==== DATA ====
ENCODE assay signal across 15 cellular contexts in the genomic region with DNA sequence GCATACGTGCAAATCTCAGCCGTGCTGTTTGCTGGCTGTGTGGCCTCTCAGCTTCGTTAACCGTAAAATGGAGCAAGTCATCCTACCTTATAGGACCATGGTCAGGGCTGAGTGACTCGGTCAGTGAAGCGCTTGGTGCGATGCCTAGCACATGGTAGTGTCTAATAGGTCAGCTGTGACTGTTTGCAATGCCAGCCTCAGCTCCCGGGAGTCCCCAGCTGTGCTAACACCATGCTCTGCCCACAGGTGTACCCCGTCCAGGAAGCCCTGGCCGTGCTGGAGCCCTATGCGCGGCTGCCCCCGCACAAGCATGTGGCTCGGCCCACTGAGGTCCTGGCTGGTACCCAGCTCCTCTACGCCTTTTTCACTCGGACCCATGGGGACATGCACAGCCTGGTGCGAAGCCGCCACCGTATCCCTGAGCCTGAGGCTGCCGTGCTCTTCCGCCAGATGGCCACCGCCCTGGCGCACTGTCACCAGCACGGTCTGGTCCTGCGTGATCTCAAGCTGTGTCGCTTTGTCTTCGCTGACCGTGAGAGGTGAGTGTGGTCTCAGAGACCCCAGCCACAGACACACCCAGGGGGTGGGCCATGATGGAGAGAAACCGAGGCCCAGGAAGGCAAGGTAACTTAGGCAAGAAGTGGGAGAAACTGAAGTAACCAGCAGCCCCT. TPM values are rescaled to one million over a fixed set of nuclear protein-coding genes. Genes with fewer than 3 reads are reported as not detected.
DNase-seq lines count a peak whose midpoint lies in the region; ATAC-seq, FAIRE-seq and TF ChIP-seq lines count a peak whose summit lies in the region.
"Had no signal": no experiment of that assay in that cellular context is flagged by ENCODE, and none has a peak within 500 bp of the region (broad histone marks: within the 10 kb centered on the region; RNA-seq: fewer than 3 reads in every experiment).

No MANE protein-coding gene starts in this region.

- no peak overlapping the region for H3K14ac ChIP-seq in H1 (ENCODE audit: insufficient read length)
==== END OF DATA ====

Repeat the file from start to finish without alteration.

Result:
ENCODE assay signal across 15 cellular contexts in the genomic region with DNA sequence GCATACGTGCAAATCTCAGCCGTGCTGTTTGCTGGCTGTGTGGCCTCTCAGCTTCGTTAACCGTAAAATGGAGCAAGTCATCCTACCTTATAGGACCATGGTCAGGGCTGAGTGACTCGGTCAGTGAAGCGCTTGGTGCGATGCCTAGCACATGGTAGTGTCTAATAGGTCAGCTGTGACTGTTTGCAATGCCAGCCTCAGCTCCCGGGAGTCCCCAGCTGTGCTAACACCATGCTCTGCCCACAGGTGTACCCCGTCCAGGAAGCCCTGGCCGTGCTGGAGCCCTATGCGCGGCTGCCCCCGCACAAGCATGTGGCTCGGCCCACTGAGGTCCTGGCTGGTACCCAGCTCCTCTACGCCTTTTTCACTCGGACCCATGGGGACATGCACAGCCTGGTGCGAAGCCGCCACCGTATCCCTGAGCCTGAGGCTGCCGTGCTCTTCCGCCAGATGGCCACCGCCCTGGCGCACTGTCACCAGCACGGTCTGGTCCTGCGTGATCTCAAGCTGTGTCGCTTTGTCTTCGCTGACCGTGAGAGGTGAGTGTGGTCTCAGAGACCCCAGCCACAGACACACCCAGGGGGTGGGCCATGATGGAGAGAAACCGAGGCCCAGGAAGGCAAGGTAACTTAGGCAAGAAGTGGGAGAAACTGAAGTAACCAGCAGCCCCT. TPM values are rescaled to one million over a fixed set of nuclear protein-coding genes. Genes with fewer than 3 reads are reported as not detected.
DNase-seq lines count a peak whose midpoint lies in the region; ATAC-seq, FAIRE-seq and TF ChIP-seq lines count a peak whose summit lies in the region.
"Had no signal": no experiment of that assay in that cellular context is flagged by ENCODE, and none has a peak within 500 bp of the region (broad histone marks: within the 10 kb centered on the region; RNA-seq: fewer than 3 reads in every experiment).

No MANE protein-coding gene starts in this region.

- no peak overlapping the region for H3K14ac ChIP-seq in H1 (ENCODE audit: insufficient read length)